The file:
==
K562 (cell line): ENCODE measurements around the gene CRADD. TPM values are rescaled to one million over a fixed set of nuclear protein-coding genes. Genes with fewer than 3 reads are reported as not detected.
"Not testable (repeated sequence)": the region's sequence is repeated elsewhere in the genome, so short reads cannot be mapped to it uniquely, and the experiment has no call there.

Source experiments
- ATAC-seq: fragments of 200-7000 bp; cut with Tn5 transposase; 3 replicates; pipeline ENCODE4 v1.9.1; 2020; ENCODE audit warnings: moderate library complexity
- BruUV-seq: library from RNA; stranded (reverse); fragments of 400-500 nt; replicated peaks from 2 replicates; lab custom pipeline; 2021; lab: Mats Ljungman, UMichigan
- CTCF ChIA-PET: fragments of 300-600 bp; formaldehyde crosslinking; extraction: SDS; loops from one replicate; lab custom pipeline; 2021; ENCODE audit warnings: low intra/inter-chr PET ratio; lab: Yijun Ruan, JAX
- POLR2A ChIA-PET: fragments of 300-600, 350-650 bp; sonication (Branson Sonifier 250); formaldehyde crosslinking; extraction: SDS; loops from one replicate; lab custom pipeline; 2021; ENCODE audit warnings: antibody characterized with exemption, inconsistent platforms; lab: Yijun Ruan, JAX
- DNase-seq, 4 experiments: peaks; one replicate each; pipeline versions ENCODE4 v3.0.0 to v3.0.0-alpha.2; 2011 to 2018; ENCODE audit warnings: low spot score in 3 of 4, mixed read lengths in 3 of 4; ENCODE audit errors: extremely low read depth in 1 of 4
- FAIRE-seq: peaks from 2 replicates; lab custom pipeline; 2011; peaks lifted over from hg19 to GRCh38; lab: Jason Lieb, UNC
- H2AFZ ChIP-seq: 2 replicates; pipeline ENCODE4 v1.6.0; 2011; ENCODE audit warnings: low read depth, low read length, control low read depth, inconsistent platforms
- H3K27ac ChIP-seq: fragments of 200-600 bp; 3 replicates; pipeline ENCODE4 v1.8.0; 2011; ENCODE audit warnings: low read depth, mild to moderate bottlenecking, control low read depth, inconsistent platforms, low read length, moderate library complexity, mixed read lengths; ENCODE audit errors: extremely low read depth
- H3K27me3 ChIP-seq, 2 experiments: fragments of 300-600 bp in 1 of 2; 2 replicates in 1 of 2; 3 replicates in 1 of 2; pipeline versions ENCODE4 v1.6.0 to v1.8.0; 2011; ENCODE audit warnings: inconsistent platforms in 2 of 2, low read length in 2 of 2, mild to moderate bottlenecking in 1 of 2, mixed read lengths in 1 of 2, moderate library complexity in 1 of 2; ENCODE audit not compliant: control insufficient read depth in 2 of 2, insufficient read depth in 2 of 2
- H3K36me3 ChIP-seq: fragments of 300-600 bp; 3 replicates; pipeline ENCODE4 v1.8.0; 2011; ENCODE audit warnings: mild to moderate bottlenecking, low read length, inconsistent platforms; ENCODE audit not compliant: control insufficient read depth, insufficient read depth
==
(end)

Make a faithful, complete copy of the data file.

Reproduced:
K562 (cell line): ENCODE measurements around the gene CRADD. TPM values are rescaled to one million over a fixed set of nuclear protein-coding genes. Genes with fewer than 3 reads are reported as not detected.
"Not testable (repeated sequence)": the region's sequence is repeated elsewhere in the genome, so short reads cannot be mapped to it uniquely, and the experiment has no call there.

Source experiments
- ATAC-seq: fragments of 200-7000 bp; cut with Tn5 transposase; 3 replicates; pipeline ENCODE4 v1.9.1; 2020; ENCODE audit warnings: moderate library complexity
- BruUV-seq: library from RNA; stranded (reverse); fragments of 400-500 nt; replicated peaks from 2 replicates; lab custom pipeline; 2021; lab: Mats Ljungman, UMichigan
- CTCF ChIA-PET: fragments of 300-600 bp; formaldehyde crosslinking; extraction: SDS; loops from one replicate; lab custom pipeline; 2021; ENCODE audit warnings: low intra/inter-chr PET ratio; lab: Yijun Ruan, JAX
- POLR2A ChIA-PET: fragments of 300-600, 350-650 bp; sonication (Branson Sonifier 250); formaldehyde crosslinking; extraction: SDS; loops from one replicate; lab custom pipeline; 2021; ENCODE audit warnings: antibody characterized with exemption, inconsistent platforms; lab: Yijun Ruan, JAX
- DNase-seq, 4 experiments: peaks; one replicate each; pipeline versions ENCODE4 v3.0.0 to v3.0.0-alpha.2; 2011 to 2018; ENCODE audit warnings: low spot score in 3 of 4, mixed read lengths in 3 of 4; ENCODE audit errors: extremely low read depth in 1 of 4
- FAIRE-seq: peaks from 2 replicates; lab custom pipeline; 2011; peaks lifted over from hg19 to GRCh38; lab: Jason Lieb, UNC
- H2AFZ ChIP-seq: 2 replicates; pipeline ENCODE4 v1.6.0; 2011; ENCODE audit warnings: low read depth, low read length, control low read depth, inconsistent platforms
- H3K27ac ChIP-seq: fragments of 200-600 bp; 3 replicates; pipeline ENCODE4 v1.8.0; 2011; ENCODE audit warnings: low read depth, mild to moderate bottlenecking, control low read depth, inconsistent platforms, low read length, moderate library complexity, mixed read lengths; ENCODE audit errors: extremely low read depth
- H3K27me3 ChIP-seq, 2 experiments: fragments of 300-600 bp in 1 of 2; 2 replicates in 1 of 2; 3 replicates in 1 of 2; pipeline versions ENCODE4 v1.6.0 to v1.8.0; 2011; ENCODE audit warnings: inconsistent platforms in 2 of 2, low read length in 2 of 2, mild to moderate bottlenecking in 1 of 2, mixed read lengths in 1 of 2, moderate library complexity in 1 of 2; ENCODE audit not compliant: control insufficient read depth in 2 of 2, insufficient read depth in 2 of 2
- H3K36me3 ChIP-seq: fragments of 300-600 bp; 3 replicates; pipeline ENCODE4 v1.8.0; 2011; ENCODE audit warnings: mild to moderate bottlenecking, low read length, inconsistent platforms; ENCODE audit not compliant: control insufficient read depth, insufficient read depth